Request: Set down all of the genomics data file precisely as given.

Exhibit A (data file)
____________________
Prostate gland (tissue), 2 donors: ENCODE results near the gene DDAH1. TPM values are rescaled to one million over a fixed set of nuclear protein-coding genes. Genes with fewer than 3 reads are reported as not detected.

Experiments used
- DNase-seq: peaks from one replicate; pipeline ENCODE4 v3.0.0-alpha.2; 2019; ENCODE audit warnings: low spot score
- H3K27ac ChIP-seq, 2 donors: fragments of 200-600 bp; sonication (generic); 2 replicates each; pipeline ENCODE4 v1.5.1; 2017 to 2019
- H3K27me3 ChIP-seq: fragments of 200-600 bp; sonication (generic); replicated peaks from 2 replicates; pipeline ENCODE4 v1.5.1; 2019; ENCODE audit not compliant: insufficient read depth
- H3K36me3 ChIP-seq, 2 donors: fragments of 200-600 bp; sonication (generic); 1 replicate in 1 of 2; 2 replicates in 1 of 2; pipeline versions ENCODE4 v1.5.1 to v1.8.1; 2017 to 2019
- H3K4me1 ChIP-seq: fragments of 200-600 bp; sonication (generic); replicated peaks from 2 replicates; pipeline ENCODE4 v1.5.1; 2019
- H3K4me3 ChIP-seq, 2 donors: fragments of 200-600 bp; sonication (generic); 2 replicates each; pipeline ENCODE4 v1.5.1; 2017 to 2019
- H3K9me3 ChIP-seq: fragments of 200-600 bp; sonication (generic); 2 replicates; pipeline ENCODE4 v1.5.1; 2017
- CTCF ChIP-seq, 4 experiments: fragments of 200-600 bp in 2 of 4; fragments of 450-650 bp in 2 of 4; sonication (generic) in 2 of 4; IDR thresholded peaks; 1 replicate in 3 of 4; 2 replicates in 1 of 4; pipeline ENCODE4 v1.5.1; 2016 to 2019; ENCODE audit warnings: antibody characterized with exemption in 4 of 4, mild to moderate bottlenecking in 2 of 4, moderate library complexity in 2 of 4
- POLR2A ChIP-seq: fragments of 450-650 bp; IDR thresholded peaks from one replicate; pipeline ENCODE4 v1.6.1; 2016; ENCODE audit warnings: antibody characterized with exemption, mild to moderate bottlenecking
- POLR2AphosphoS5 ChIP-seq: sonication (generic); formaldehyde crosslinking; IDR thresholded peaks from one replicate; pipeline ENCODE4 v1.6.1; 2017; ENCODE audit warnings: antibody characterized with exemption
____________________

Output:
Prostate gland (tissue), 2 donors: ENCODE results near the gene DDAH1. TPM values are rescaled to one million over a fixed set of nuclear protein-coding genes. Genes with fewer than 3 reads are reported as not detected.

Experiments used
- DNase-seq: peaks from one replicate; pipeline ENCODE4 v3.0.0-alpha.2; 2019; ENCODE audit warnings: low spot score
- H3K27ac ChIP-seq, 2 donors: fragments of 200-600 bp; sonication (generic); 2 replicates each; pipeline ENCODE4 v1.5.1; 2017 to 2019
- H3K27me3 ChIP-seq: fragments of 200-600 bp; sonication (generic); replicated peaks from 2 replicates; pipeline ENCODE4 v1.5.1; 2019; ENCODE audit not compliant: insufficient read depth
- H3K36me3 ChIP-seq, 2 donors: fragments of 200-600 bp; sonication (generic); 1 replicate in 1 of 2; 2 replicates in 1 of 2; pipeline versions ENCODE4 v1.5.1 to v1.8.1; 2017 to 2019
- H3K4me1 ChIP-seq: fragments of 200-600 bp; sonication (generic); replicated peaks from 2 replicates; pipeline ENCODE4 v1.5.1; 2019
- H3K4me3 ChIP-seq, 2 donors: fragments of 200-600 bp; sonication (generic); 2 replicates each; pipeline ENCODE4 v1.5.1; 2017 to 2019
- H3K9me3 ChIP-seq: fragments of 200-600 bp; sonication (generic); 2 replicates; pipeline ENCODE4 v1.5.1; 2017
- CTCF ChIP-seq, 4 experiments: fragments of 200-600 bp in 2 of 4; fragments of 450-650 bp in 2 of 4; sonication (generic) in 2 of 4; IDR thresholded peaks; 1 replicate in 3 of 4; 2 replicates in 1 of 4; pipeline ENCODE4 v1.5.1; 2016 to 2019; ENCODE audit warnings: antibody characterized with exemption in 4 of 4, mild to moderate bottlenecking in 2 of 4, moderate library complexity in 2 of 4
- POLR2A ChIP-seq: fragments of 450-650 bp; IDR thresholded peaks from one replicate; pipeline ENCODE4 v1.6.1; 2016; ENCODE audit warnings: antibody characterized with exemption, mild to moderate bottlenecking
- POLR2AphosphoS5 ChIP-seq: sonication (generic); formaldehyde crosslinking; IDR thresholded peaks from one replicate; pipeline ENCODE4 v1.6.1; 2017; ENCODE audit warnings: antibody characterized with exemption